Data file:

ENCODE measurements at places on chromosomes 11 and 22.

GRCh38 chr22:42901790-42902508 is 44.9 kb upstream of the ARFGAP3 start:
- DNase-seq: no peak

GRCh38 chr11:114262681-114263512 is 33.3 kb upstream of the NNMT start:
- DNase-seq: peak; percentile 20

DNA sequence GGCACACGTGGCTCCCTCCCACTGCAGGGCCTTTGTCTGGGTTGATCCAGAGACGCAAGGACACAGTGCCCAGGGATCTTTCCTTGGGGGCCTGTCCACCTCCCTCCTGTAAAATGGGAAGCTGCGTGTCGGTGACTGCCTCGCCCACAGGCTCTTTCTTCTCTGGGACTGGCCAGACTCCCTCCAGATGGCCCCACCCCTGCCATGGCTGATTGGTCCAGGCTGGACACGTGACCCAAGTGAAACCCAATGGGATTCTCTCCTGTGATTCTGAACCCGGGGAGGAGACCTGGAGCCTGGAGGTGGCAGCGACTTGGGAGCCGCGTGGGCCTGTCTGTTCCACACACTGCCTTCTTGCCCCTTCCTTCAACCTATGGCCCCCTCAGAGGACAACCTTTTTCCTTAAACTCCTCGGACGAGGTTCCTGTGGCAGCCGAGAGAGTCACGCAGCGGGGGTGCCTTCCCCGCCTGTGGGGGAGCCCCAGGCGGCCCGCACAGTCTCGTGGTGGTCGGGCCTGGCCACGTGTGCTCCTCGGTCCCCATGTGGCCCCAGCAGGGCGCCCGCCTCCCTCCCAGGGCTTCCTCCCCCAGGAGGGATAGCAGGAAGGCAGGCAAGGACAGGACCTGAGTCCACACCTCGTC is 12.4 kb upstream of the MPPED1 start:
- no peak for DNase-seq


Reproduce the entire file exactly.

ENCODE measurements at places on chromosomes 11 and 22.

GRCh38 chr22:42901790-42902508 is 44.9 kb upstream of the ARFGAP3 start:
- DNase-seq: no peak

GRCh38 chr11:114262681-114263512 is 33.3 kb upstream of the NNMT start:
- DNase-seq: peak; percentile 20

DNA sequence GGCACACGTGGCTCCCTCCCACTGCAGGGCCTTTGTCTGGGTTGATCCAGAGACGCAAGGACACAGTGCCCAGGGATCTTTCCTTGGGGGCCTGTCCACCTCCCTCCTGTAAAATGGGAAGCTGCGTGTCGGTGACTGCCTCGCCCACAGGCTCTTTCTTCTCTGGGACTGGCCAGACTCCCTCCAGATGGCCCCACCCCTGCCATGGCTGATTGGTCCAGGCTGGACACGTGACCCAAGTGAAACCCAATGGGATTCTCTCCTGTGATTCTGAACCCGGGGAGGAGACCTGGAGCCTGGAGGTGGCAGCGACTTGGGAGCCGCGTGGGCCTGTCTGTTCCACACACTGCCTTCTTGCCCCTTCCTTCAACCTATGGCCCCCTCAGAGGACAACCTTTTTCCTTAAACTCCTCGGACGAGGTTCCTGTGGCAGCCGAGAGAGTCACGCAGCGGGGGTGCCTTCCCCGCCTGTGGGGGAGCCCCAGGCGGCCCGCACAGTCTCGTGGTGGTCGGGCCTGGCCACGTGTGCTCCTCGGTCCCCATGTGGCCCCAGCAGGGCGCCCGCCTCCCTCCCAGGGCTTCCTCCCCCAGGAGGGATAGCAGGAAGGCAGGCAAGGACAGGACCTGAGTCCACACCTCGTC is 12.4 kb upstream of the MPPED1 start:
- no peak for DNase-seq